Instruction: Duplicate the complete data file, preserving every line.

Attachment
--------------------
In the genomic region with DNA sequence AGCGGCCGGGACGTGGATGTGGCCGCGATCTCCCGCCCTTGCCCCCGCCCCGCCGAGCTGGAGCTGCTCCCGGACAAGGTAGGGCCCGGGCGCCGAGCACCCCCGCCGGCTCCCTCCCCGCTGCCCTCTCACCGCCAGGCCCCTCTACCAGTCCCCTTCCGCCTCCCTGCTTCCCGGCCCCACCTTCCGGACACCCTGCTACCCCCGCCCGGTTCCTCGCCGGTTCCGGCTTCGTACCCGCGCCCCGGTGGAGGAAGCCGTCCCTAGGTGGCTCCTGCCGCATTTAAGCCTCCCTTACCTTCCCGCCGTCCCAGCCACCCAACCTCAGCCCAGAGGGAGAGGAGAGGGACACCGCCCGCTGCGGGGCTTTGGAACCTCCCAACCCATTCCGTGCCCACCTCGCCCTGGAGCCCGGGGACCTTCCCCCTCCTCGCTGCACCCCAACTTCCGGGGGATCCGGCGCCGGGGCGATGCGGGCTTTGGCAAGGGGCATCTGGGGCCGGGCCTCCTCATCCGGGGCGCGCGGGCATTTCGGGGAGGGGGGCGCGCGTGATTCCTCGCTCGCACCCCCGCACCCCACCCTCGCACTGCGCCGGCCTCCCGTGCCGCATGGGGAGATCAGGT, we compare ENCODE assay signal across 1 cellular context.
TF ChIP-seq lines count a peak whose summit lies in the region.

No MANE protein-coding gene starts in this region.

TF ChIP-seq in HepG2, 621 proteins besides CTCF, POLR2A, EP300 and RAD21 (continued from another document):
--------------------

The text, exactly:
In the genomic region with DNA sequence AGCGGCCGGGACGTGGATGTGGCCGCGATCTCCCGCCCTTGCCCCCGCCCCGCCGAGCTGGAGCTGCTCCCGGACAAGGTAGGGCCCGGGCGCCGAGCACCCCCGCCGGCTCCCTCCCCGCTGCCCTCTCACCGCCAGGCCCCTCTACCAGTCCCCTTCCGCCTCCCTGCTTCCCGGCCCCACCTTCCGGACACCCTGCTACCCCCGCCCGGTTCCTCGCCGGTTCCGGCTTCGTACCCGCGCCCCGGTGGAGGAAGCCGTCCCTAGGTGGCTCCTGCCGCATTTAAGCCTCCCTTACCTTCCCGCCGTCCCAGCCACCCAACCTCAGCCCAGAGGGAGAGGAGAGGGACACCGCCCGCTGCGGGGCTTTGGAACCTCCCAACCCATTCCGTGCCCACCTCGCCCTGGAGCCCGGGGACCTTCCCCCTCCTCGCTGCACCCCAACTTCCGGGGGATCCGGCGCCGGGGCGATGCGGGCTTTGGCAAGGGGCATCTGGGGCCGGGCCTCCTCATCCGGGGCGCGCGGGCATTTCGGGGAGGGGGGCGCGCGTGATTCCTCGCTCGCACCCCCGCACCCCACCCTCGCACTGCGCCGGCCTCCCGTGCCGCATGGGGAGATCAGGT, we compare ENCODE assay signal across 1 cellular context.
TF ChIP-seq lines count a peak whose summit lies in the region.

No MANE protein-coding gene starts in this region.

TF ChIP-seq in HepG2, 621 proteins besides CTCF, POLR2A, EP300 and RAD21 (continued from another document):